Vicky Mochama: The voice of Metro News.
Dirty Dancing delivers indictment of white complacency needed today: Mochama
The marginalization of people of colour can seem anachronistic. Yet it’s helpful to understanding not just Hollywood but also how Good White People™ can be both progressive and complicit.
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In theory, Dirty Dancing is a standard teen summer dance movie: Our main character can’t dance, she learns, she falls in love with her instructor, someone gets mad about it but yay, they’re too in love and into dancing to care. Cue final dancing montage.
In reality, it’s a daring movie that remains relevant to this day.
On a family trip to a resort in the Catskills, Frances “Baby” Houseman, the younger of two daughters to upper-middle class parents, becomes entangled with the dangerous and dashing Johnny Castle when she substitutes for his tango partner Penny, who has undergone an abortion.
Yeah, it packs a wallop.
First of all, Patrick Swayze. Need I say more?
Gather yourselves because I’ll continue.
The movie gets a lot of flack cause Baby is kind of corny. But Baby is 17. She’s at the point in life where she’s endlessly crusading without any nuance. At 17, I had strong feelings about the Starbucks corporation’s nefariousness that I’ve since abandoned because perfect ginger molasses cookies are one of life’s few joys in this terrible dark world.
Still, for young women, there’s a template to follow in Baby’s steps. When Harvard Medical School-bound Robbie The Creep tells her to read his personally annotated Ayn Rand’s The Fountainhead, she pours a pitcher of water on him and says, “You make me sick. Stay away from me, stay away from my sister, or I’ll have you fired.” For a short scene, it is essentially a gender studies seminar with bonus self-defense tips.
Baby is a model for white womanhood that kind of gives me hope. She uses her privilege appropriately: without telling other people’s secrets, she gets money from her dad to pay for Penny’s illegal abortion. Baby also follows through physically by dancing with Johnny.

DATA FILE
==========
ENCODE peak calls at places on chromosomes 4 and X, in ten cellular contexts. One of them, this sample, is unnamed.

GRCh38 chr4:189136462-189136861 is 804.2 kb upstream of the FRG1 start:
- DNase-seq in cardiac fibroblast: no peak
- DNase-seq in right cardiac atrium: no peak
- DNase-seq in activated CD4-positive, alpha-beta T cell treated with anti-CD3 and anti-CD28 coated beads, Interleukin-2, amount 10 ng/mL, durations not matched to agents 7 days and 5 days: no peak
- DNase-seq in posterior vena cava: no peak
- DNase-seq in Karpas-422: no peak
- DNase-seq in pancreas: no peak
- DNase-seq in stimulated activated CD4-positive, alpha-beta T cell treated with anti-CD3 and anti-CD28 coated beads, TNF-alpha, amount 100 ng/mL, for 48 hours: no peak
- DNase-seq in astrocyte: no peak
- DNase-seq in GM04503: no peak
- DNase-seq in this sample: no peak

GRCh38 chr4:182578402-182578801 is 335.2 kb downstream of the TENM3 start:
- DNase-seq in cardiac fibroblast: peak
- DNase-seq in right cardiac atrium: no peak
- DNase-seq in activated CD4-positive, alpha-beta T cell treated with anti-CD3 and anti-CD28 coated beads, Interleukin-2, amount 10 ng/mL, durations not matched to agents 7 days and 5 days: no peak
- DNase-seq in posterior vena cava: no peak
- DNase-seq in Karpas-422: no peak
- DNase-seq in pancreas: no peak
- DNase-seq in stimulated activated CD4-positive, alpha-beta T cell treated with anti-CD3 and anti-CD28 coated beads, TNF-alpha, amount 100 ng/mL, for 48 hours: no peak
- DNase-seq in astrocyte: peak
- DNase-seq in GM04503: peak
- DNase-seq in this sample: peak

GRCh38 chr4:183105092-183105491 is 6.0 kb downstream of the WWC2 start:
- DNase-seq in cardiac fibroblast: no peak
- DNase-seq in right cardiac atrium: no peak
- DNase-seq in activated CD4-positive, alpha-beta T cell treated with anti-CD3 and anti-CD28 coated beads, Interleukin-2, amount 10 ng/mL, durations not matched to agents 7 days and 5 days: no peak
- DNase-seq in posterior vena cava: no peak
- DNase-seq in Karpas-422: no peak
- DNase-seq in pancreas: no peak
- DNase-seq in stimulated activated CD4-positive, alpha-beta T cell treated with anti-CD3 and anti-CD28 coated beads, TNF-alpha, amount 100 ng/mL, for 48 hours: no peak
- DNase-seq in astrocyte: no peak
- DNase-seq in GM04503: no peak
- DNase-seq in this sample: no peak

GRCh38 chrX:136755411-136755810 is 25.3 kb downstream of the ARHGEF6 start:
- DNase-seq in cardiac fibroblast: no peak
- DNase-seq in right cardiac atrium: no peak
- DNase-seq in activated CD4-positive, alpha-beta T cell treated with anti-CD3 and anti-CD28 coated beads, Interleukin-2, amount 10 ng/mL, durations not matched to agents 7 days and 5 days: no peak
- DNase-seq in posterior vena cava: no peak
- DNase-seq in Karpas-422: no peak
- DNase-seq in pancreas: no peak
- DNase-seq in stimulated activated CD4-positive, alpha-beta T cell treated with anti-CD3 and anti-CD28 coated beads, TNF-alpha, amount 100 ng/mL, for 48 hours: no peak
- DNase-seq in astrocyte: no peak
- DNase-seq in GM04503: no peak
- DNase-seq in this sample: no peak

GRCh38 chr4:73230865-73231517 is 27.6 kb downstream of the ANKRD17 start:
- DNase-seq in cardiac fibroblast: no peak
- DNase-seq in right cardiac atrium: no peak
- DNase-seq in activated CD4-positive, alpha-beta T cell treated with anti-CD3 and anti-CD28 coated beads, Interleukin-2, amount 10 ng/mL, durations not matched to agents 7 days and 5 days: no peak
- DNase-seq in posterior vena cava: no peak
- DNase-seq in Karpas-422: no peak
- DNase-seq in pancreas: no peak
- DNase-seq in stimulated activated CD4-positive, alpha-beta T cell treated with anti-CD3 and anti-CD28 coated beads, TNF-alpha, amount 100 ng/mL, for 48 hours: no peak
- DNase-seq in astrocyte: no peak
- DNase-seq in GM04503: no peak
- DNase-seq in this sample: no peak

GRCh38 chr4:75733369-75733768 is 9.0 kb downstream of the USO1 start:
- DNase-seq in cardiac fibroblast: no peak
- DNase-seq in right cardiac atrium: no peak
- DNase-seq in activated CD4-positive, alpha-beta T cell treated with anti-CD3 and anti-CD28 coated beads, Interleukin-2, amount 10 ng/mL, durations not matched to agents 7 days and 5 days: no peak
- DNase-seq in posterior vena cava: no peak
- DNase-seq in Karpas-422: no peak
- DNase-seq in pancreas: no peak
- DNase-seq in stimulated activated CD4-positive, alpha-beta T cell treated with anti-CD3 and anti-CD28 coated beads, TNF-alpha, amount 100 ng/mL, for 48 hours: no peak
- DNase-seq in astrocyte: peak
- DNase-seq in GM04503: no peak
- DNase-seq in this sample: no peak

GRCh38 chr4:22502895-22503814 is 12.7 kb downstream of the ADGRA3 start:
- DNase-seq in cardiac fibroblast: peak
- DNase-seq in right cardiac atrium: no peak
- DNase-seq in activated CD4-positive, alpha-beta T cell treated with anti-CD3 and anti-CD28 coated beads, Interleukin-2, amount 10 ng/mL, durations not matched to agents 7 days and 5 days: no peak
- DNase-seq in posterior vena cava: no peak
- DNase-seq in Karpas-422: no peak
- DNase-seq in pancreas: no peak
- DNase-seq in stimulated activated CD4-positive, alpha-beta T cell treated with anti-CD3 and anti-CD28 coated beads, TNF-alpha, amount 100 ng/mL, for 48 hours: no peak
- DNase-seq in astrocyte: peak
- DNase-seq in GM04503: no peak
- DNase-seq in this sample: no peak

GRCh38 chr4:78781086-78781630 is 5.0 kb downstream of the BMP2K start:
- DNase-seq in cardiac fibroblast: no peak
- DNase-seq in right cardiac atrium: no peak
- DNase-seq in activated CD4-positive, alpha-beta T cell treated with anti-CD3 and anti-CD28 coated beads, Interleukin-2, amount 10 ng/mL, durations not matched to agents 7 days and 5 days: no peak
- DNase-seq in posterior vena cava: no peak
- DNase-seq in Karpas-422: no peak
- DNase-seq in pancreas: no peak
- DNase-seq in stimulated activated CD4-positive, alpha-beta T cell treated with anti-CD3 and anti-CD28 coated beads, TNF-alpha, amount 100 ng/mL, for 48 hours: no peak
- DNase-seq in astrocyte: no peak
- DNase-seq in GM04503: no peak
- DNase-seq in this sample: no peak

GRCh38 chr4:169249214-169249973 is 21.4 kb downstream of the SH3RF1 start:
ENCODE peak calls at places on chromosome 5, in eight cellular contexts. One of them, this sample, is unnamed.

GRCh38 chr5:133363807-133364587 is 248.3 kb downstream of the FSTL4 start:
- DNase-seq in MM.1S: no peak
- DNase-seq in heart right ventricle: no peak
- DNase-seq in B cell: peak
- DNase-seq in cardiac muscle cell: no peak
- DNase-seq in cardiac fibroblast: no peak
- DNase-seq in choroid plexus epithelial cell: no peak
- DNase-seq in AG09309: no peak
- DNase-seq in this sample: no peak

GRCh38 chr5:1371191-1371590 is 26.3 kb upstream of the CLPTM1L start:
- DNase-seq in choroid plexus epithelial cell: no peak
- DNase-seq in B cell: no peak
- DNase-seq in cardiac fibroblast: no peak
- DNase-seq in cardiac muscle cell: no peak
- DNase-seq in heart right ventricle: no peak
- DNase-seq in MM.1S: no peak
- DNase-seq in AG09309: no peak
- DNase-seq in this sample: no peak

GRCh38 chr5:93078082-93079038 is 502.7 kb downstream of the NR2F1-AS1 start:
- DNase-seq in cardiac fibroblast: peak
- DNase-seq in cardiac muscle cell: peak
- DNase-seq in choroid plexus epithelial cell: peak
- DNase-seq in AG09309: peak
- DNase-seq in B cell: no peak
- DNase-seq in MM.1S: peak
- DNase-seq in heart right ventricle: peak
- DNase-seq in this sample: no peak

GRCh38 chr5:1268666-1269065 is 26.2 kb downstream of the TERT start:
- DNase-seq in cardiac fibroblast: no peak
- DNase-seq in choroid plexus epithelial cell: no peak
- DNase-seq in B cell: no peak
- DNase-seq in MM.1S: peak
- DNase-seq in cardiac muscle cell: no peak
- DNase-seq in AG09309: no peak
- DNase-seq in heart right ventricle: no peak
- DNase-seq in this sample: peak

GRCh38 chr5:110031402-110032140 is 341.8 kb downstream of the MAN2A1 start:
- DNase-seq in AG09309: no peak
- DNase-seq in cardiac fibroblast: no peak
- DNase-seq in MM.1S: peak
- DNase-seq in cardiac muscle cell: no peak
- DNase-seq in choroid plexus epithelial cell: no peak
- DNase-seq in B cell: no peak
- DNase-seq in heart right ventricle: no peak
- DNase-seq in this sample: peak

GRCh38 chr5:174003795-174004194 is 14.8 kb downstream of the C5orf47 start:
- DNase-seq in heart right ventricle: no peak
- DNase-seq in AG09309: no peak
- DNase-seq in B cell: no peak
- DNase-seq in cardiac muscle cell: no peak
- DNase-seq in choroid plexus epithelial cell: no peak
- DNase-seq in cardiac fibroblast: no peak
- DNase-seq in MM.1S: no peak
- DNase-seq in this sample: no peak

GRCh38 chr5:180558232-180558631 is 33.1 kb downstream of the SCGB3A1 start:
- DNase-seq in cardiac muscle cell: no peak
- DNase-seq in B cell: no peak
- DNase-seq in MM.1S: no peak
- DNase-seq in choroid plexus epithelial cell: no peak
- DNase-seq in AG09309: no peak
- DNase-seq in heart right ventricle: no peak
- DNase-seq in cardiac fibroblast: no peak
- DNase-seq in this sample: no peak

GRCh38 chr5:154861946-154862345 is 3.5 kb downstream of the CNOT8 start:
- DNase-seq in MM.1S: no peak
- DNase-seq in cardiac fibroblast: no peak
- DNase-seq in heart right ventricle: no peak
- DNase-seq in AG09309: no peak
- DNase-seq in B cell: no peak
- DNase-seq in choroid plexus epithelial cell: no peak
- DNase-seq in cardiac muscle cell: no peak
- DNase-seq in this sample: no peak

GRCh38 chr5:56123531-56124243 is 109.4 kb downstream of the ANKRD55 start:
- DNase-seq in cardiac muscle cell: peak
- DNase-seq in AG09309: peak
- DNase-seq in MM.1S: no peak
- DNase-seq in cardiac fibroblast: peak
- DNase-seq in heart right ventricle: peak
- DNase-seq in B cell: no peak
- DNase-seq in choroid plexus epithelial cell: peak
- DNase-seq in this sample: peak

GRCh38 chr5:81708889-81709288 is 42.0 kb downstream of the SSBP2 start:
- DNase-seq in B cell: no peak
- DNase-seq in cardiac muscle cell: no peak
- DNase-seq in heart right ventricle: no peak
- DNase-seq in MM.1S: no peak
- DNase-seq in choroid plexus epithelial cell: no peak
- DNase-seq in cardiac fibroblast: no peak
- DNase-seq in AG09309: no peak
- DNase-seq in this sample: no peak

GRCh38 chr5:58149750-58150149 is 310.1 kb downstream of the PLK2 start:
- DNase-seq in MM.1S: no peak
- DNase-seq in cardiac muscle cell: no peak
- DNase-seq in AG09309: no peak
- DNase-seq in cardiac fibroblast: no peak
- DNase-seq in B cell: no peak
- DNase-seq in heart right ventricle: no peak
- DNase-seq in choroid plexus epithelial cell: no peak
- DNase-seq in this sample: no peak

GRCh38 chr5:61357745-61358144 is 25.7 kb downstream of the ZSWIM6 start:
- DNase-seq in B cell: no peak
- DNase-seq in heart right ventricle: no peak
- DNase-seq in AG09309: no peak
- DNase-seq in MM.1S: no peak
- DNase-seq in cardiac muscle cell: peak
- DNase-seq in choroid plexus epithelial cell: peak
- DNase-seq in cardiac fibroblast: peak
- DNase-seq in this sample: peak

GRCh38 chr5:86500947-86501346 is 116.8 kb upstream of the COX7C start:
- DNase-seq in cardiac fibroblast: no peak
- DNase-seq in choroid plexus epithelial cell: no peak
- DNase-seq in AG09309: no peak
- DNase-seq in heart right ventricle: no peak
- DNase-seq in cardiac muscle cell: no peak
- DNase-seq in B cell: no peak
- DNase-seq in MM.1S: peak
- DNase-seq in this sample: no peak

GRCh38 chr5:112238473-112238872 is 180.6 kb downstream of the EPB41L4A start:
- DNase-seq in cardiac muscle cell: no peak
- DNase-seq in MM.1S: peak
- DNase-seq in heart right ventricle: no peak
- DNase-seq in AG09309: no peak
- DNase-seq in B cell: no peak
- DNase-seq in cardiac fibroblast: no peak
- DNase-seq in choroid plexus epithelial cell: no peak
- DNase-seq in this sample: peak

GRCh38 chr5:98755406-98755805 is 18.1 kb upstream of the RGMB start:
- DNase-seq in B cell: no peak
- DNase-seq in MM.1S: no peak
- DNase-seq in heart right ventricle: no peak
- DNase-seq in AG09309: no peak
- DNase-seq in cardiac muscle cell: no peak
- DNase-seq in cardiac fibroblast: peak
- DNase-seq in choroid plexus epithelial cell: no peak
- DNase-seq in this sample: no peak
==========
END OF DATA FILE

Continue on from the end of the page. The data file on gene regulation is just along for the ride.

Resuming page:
But Baby isn’t perfect; she’s too white to be. In a review for Vulture about the movie The Beguiled, Angelica Jade Bastien wrote that “More white filmmakers should consider actively exploring and indicting whiteness itself, rather than acting as if it’s a neutral existence.” Dirty Dancing doesn’t do it perfectly, but the broad strokes are there.
The marginalization of people of colour can seem anachronistic. Yet it’s helpful to understanding not just Hollywood but also how Good White People™ can be both progressive and complicit. The few Black people in the movie don’t get any speaking lines. The family uses a line about “police dogs in Birmingham” to scold Lisa, the daughter who laments not bringing enough shoes to vacation. Although she wants to study “economics of underdeveloped countries”, Baby is unenthused when Neil, the resort owner’s nephew, says he’s going on a Freedom Ride after the summer. That’s a really dangerous and terribly brave thing to do! Baby doesn’t care tho; there’s Swayze to be had.
The movie tells a story of a particular kind of whiteness with heft while staying fun to watch.
The finale scene in which Johnny insists that “Nobody puts Baby in the corner” gets a lot of airtime. I’m finding new satisfaction in the scene where Baby tells her dad, “You told me everyone was alike and deserved a fair break. But you meant everyone who was like you. You told me you wanted me to change the world, to make it better. But you meant by becoming a lawyer or an economist and marrying someone from Harvard.”
It’s a scene from a 30-year-old movie that delivers an indictment of white complacency and complicity that I need to hear today.